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Choice between 'extern inline' and macros

aniruddhas
Beginner
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I want to know how the Intel C compiler handles the use of 'extern inline'. I intend to use either 'extern inline' or macros on a Linux P4 Xeon processor system and am using -O2 level of optimization. How do I confirm whether or not the Intel C compiler has actual expanded an inline function? Given that I want to avoid the overhead of making a function call, would you recommend using 'extern inline' or macros? Please let me know if my question is clear or more information is needed.


Thanks,
Aniruddha
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rmauldin
Beginner
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Well, one can always be sure that a macro is expanded. Why not use the inline code as a macro. If it is possible to get away with using just macros without inline assembly, it may even be further optimized by the compiler on a separate pass, while extern inline code may not. Even try both using macros and extern inline functions and see which one is faster, if time is permitted. Also, for portability if the code is good enough that other people may want to use it, just stick with C++ code and macros so that it can be compiled and used on other architectures as well. If one is an expert assembly writer, they would have enough code to want to make an inline assembly function call. And if the code being used is making the extern inline call, isnt the routine already compiled, and would not be expanded. Then again obviously I see your problem. I do not know the proper optimization levels to use to get these function calls to be used as extern inline expanded code. Interesting problem,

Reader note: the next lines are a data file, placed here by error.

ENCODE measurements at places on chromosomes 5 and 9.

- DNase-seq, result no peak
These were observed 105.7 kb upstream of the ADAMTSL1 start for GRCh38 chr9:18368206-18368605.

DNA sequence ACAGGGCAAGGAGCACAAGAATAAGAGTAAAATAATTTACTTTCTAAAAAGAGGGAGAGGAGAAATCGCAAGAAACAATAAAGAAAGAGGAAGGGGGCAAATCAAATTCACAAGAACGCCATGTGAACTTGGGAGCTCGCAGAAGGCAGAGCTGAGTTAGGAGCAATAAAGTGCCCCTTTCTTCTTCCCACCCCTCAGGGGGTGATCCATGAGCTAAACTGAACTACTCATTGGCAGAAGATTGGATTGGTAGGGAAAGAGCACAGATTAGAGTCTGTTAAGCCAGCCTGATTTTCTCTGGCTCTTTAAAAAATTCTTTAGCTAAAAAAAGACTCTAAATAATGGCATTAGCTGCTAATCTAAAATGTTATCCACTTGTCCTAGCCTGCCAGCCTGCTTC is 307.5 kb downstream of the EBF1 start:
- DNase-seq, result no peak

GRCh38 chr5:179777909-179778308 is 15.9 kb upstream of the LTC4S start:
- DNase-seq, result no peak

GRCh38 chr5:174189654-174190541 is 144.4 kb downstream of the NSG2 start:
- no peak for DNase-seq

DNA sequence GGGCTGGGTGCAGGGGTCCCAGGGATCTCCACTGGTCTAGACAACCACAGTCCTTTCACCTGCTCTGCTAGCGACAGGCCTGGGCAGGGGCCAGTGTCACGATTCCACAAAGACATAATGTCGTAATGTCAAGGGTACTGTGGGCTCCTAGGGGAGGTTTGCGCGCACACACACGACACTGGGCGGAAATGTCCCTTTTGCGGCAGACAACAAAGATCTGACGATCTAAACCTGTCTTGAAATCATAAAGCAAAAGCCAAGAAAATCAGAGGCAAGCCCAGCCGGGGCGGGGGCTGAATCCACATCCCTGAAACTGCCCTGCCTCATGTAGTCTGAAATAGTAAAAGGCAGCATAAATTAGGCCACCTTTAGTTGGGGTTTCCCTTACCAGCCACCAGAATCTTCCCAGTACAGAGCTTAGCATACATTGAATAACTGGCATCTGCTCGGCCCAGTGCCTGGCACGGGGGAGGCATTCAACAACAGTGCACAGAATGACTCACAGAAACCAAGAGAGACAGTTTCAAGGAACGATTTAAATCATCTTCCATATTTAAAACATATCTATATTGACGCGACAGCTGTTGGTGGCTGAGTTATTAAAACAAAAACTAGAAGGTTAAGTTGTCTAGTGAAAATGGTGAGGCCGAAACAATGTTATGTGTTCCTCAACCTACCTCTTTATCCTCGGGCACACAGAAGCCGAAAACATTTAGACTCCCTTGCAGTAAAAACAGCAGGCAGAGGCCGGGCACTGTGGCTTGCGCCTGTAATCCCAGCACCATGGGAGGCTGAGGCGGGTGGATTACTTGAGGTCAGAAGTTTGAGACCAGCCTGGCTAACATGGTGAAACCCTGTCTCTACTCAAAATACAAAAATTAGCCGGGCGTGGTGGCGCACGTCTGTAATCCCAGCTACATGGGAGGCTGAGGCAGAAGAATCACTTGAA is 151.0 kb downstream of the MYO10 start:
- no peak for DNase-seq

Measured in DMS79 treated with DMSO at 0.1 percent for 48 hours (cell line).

Ryan Mauldin

Message Edited by rmauldin on 10-17-2005 02:30 PM

rmauldin
Beginner
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A little Re-cap and i was thinking... assembly calls are either extern or inline.. didn't think they could be both.
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